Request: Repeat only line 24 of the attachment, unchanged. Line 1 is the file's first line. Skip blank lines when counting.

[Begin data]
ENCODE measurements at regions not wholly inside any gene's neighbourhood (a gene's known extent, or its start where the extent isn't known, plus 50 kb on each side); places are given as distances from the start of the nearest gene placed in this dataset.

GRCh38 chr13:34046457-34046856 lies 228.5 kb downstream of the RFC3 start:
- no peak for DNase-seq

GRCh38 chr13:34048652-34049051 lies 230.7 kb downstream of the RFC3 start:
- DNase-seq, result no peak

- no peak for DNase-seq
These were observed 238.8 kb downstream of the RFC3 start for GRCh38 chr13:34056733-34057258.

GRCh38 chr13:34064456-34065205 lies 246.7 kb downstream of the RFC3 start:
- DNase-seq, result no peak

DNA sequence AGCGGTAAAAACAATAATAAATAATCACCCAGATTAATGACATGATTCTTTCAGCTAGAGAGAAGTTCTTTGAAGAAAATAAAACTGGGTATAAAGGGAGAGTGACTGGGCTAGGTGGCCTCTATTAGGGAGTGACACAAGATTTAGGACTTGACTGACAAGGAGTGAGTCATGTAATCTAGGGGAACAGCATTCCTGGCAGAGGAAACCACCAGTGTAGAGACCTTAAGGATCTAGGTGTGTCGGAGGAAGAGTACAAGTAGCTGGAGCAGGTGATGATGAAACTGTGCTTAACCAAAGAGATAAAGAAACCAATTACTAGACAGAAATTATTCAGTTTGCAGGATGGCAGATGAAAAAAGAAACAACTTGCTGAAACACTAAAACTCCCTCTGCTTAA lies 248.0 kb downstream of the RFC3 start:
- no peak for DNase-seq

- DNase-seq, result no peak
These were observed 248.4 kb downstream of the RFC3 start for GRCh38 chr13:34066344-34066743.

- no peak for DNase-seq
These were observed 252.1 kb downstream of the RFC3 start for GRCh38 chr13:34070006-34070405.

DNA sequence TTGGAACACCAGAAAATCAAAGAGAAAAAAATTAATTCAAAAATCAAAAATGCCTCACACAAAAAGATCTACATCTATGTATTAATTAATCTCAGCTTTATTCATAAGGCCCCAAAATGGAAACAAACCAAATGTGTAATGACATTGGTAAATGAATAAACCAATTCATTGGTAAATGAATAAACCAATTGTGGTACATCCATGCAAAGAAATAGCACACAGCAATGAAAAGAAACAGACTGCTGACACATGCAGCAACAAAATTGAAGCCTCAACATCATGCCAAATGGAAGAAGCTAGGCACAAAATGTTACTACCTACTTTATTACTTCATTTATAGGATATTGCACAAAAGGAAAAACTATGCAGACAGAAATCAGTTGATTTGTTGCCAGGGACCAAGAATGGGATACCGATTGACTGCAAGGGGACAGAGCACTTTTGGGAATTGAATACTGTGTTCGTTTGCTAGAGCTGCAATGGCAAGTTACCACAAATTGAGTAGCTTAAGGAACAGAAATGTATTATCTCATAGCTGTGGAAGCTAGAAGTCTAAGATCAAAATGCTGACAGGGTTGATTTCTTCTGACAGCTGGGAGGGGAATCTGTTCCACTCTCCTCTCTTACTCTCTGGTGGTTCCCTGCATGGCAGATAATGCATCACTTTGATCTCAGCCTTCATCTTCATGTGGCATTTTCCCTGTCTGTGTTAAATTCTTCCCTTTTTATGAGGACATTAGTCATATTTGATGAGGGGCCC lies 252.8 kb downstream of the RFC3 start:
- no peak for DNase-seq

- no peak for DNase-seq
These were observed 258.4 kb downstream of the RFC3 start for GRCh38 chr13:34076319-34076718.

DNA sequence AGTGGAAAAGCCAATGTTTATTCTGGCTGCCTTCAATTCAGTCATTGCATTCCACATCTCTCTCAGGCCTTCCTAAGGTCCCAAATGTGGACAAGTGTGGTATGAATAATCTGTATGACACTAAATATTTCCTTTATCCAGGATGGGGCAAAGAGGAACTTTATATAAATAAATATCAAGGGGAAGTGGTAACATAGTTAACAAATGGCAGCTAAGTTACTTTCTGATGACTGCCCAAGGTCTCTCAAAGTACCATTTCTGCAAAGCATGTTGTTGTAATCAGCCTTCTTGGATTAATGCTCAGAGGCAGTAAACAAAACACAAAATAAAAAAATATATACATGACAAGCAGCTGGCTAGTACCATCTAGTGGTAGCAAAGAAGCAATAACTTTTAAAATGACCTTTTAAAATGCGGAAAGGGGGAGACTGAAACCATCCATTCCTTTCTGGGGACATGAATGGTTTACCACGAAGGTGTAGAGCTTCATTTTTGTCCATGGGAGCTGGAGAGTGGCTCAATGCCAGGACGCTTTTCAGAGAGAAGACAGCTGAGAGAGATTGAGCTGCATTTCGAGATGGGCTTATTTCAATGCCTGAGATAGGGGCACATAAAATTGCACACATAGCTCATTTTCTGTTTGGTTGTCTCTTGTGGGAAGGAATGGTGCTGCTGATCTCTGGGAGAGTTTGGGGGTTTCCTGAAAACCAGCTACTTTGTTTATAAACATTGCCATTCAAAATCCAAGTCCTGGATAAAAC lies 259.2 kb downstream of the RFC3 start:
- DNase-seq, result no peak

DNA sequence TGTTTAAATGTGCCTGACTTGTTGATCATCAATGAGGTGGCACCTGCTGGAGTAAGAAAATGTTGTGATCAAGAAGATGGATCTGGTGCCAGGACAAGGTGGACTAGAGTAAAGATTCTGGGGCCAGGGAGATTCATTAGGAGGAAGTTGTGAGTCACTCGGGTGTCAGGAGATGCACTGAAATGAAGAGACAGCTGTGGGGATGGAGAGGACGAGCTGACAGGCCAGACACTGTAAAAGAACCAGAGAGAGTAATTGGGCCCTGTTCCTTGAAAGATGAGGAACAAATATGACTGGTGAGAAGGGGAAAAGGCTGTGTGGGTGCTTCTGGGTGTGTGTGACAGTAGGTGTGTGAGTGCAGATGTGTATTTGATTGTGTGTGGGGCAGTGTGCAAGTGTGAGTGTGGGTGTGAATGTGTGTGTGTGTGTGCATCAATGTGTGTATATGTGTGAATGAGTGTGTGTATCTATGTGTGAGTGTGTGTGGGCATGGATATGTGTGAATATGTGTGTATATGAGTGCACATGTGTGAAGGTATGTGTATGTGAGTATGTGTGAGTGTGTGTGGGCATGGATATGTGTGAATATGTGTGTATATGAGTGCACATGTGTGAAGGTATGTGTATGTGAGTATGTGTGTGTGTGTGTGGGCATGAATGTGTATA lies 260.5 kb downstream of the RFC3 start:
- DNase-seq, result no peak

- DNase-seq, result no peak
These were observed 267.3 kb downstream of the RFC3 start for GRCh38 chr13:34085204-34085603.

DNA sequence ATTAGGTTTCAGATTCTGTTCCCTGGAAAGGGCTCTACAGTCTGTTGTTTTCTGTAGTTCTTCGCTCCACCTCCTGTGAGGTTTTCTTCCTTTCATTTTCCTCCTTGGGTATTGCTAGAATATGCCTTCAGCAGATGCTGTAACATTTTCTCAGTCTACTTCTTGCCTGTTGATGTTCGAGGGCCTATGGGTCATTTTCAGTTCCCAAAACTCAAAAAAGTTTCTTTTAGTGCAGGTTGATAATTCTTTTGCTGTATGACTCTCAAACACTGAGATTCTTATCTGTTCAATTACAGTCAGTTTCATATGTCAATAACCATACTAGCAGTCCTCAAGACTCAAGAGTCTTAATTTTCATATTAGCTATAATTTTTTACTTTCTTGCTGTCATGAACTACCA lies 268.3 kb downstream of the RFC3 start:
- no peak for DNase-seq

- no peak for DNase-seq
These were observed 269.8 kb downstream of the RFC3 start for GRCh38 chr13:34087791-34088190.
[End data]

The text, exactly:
- DNase-seq, result no peak